To advance ophthalmic professional development, learning is very important. Expanding our skills and knowledge base ultimately also leads to better patient outcomes. In New South Wales (NSW), where I am the Vice-President of the Australian Ophthalmic Nurses Association (AONA), we are implementing one such project.
The Eye TeleC project provides AONA NSW members, with ophthalmic education via teleconference. It meets the educational needs of ophthalmic nurses across not only metropolitan but also rural and remote areas of NSW.
Each Eye TeleC event takes place over 1 hour; providing the opportunity to engage in ophthalmic practice, research, issues of professional interest and policy development. A guest speaker presents on the chosen topic for 30 minutes and then the phone lines are opened for discussion. Teleconferences are recorded so other members can learn from the event. These teleconferences have been a great success. They are also a welcome addition to the educational opportunities offered to our members.
When and why did it commence?
At the annual AONA NSW Conference in 2014, a survey from (119/150 participants) ophthalmic nurses, highlighted the need for ophthalmic education. A high percentage (85%) of the nurses were interested in some form of education — whether that be increasing professional development, refreshing knowledge or needing a basic introduction to up-skill in ophthalmic practice.
Interestingly, ophthalmic nurses were requesting education that they could access at home or in their local area. As for most travelling long distances, fees and study leave were reported to be an issue. Online education was suggested as an avenue to meet this goal. However, we found teleconference education quicker to set-up, easy to access and a cheap form of education. Each Eye TeleC event costs an average of AUD$260.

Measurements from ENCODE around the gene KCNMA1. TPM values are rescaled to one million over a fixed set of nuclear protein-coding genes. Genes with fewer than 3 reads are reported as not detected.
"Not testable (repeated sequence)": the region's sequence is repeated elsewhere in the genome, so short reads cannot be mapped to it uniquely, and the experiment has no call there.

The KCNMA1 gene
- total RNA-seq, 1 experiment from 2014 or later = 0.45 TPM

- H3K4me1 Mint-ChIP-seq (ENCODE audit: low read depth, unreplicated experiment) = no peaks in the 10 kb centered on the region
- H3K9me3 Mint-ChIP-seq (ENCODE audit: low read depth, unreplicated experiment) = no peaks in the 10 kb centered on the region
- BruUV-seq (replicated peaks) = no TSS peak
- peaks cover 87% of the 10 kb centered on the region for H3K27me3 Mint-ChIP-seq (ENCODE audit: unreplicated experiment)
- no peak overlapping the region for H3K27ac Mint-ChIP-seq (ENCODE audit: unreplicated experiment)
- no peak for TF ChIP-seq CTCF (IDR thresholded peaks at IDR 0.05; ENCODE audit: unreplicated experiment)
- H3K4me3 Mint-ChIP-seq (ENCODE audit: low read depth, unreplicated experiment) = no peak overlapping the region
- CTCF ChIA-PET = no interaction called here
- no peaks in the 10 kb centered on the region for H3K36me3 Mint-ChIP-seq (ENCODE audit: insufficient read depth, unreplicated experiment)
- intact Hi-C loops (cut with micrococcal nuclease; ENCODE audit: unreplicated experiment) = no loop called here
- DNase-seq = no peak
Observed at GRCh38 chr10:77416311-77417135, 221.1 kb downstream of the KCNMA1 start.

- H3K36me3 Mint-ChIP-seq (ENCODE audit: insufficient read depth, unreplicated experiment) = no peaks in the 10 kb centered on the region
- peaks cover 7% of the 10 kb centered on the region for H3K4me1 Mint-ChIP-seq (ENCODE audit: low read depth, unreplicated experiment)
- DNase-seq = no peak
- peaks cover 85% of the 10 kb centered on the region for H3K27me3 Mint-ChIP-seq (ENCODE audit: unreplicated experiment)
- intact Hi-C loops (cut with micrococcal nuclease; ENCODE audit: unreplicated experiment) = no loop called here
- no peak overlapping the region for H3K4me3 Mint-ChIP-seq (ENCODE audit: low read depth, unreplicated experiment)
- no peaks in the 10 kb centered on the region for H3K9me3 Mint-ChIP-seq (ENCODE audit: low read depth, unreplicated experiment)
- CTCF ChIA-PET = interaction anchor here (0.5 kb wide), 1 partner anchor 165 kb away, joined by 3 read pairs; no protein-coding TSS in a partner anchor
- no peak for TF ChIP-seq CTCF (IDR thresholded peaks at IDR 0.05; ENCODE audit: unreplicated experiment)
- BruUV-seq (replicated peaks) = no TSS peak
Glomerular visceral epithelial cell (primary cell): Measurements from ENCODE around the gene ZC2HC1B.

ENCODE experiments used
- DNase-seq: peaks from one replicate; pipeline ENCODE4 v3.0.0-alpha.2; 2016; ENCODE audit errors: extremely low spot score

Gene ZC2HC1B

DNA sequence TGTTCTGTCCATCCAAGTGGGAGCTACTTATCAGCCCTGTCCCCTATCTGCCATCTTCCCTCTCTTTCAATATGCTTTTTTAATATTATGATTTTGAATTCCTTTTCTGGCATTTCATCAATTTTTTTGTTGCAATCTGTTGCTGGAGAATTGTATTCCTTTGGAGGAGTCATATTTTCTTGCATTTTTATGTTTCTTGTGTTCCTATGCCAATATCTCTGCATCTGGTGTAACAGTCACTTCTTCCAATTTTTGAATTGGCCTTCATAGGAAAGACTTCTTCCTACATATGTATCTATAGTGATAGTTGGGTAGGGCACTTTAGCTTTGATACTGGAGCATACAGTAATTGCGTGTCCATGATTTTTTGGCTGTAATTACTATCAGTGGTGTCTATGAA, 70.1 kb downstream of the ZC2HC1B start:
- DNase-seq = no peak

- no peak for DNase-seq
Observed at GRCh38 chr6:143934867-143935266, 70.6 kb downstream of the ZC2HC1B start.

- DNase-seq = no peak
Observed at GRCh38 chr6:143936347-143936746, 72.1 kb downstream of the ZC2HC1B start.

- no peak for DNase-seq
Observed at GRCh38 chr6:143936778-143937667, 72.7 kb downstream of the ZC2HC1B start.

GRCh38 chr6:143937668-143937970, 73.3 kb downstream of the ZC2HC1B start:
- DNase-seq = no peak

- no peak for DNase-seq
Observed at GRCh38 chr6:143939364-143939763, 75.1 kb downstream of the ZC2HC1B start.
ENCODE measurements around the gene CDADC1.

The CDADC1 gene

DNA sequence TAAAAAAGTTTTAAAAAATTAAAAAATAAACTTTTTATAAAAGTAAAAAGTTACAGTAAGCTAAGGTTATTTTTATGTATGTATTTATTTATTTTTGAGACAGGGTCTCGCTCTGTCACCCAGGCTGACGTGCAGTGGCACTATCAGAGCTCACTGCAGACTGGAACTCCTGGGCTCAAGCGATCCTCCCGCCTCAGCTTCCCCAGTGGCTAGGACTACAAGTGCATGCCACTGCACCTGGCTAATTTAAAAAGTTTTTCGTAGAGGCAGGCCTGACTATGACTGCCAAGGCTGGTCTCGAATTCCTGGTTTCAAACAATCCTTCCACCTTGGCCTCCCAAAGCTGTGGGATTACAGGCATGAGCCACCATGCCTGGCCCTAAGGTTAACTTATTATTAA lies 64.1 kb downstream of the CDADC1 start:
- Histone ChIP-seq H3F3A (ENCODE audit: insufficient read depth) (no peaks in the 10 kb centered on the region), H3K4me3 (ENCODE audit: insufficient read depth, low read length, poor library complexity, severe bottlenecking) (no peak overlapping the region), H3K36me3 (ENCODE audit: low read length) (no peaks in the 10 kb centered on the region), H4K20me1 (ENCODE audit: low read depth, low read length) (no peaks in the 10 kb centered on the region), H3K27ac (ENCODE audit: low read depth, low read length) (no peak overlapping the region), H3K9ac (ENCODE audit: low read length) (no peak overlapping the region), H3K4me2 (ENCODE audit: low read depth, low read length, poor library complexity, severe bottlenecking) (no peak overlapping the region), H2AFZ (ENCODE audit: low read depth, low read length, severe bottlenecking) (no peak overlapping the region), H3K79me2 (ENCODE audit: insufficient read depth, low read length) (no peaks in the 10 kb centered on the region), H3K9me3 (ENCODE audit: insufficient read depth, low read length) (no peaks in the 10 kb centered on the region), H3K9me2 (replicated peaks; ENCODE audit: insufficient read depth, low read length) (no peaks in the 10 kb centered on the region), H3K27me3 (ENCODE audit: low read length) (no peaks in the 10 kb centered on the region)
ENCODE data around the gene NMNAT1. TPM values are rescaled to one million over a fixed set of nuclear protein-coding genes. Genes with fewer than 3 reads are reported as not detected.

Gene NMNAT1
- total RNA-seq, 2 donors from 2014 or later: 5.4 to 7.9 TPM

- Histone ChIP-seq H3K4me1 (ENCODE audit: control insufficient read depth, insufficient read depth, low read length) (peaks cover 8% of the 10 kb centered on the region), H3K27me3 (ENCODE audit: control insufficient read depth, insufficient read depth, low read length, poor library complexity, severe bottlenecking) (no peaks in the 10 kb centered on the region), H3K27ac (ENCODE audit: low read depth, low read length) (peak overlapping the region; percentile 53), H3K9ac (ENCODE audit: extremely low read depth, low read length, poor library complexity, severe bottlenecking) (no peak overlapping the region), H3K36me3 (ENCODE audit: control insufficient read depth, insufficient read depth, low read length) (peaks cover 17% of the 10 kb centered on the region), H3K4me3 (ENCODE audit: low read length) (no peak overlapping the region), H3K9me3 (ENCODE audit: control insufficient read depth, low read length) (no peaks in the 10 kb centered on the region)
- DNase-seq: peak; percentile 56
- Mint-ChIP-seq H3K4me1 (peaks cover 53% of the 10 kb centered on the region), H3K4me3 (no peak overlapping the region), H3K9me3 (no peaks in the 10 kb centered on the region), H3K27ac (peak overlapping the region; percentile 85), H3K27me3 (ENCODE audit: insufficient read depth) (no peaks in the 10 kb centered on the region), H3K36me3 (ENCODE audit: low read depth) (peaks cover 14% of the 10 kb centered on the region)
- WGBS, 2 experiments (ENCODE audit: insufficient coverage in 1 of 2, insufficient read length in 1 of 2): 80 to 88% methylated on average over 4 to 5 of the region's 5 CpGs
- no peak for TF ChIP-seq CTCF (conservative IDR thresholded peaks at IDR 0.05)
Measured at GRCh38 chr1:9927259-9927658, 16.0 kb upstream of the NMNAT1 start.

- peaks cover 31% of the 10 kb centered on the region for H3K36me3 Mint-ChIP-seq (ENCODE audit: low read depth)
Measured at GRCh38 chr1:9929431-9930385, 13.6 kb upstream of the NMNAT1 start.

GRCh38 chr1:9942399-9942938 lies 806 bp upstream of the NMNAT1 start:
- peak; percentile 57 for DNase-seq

Who is the audience?
Using a teleconferencing facility to deliver education is not new. However, we hadn’t done it before. The first event was a great success. A total of 16 AONA NSW members participated, some participants in groups and others dialled in from the comfort of their own home. Recently in April 2019, there were 45 ophthalmic nurses; so numbers are increasing. In addition, ophthalmic nurses from other states of Australia are joining to access this form of education (Victoria, Queensland and Western Australia). On average 25 ophthalmic nurses participate each time and of those approx 40% are living outside the metropolitan area of NSW.
What topics have been addressed?
Since the first Eye TeleC event in 2015 until the recent teleconference on April 27, 2019, many topics have been addressed. (For example; The Toric Lens Debate, Endophthalmitis: Communication is the key factor, Low Vision and Depression, Vision and Driving, Ophthalmic Nursing Practice Standards and interesting case studies).
Is the aim being met?
Yes, the Eye TeleC project has met its aim. Many participants love accessing ophthalmic education from their own home. Some feel it is a great experience to have so many people connected from all different places, with many stating it was “like we were all in the same room.” Evaluation results are listed below:
89% would recommend EyeTeleC to a friend or colleague.
100% thought that the teleconference was the correct length of time (1 hour).
78% thought that the topic was extremely relevant to their clinical practice.
56% spent under an hour & 33% spent more than an hour researching more about the topic after the teleconference finished.
Where to next?
The Eye TeleC programme will continue during 2019 with a view to expand further. We hope to develop more links nationally within Australia and internationally. Relationships have already been fostered at the International Ophthalmic Nurses Association Annual Conference in London in 2017, where this project was presented.